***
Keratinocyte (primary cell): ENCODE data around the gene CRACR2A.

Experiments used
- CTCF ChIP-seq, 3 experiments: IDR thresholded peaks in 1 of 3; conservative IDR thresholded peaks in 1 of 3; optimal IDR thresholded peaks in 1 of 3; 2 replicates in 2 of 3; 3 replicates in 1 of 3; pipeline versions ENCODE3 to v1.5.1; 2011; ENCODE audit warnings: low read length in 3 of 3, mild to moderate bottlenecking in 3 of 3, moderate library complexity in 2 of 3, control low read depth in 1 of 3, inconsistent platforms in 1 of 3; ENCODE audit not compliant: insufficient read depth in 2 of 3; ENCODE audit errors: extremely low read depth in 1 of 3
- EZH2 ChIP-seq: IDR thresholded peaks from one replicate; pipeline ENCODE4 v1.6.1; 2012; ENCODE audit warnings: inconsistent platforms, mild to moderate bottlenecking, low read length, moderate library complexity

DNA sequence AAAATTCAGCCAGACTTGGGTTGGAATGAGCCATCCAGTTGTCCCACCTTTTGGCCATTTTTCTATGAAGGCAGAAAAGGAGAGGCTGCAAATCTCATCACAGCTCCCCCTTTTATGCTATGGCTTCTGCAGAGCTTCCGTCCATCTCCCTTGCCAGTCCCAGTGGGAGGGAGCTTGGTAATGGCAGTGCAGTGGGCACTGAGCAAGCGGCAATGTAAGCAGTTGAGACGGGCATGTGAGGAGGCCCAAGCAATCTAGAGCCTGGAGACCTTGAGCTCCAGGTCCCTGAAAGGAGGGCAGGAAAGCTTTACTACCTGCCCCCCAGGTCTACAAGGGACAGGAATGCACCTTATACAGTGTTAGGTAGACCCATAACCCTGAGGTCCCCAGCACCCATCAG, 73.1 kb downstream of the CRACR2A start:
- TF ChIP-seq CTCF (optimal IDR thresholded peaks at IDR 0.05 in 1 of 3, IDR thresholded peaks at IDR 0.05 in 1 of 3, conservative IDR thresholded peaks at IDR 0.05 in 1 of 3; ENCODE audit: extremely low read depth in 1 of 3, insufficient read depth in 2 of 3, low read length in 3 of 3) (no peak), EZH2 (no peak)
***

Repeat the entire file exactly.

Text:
Keratinocyte (primary cell): ENCODE data around the gene CRACR2A.

Experiments used
- CTCF ChIP-seq, 3 experiments: IDR thresholded peaks in 1 of 3; conservative IDR thresholded peaks in 1 of 3; optimal IDR thresholded peaks in 1 of 3; 2 replicates in 2 of 3; 3 replicates in 1 of 3; pipeline versions ENCODE3 to v1.5.1; 2011; ENCODE audit warnings: low read length in 3 of 3, mild to moderate bottlenecking in 3 of 3, moderate library complexity in 2 of 3, control low read depth in 1 of 3, inconsistent platforms in 1 of 3; ENCODE audit not compliant: insufficient read depth in 2 of 3; ENCODE audit errors: extremely low read depth in 1 of 3
- EZH2 ChIP-seq: IDR thresholded peaks from one replicate; pipeline ENCODE4 v1.6.1; 2012; ENCODE audit warnings: inconsistent platforms, mild to moderate bottlenecking, low read length, moderate library complexity

DNA sequence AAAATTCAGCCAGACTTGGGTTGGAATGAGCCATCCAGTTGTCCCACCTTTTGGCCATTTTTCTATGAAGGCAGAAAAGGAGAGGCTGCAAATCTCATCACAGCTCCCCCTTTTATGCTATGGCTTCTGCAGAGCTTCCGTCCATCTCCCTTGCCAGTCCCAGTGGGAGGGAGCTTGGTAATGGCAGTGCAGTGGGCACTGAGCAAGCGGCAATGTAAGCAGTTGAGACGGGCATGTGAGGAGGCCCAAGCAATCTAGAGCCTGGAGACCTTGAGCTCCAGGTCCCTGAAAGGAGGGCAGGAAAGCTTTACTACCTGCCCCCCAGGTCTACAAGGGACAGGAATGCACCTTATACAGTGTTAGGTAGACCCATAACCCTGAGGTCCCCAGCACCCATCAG, 73.1 kb downstream of the CRACR2A start:
- TF ChIP-seq CTCF (optimal IDR thresholded peaks at IDR 0.05 in 1 of 3, IDR thresholded peaks at IDR 0.05 in 1 of 3, conservative IDR thresholded peaks at IDR 0.05 in 1 of 3; ENCODE audit: extremely low read depth in 1 of 3, insufficient read depth in 2 of 3, low read length in 3 of 3) (no peak), EZH2 (no peak)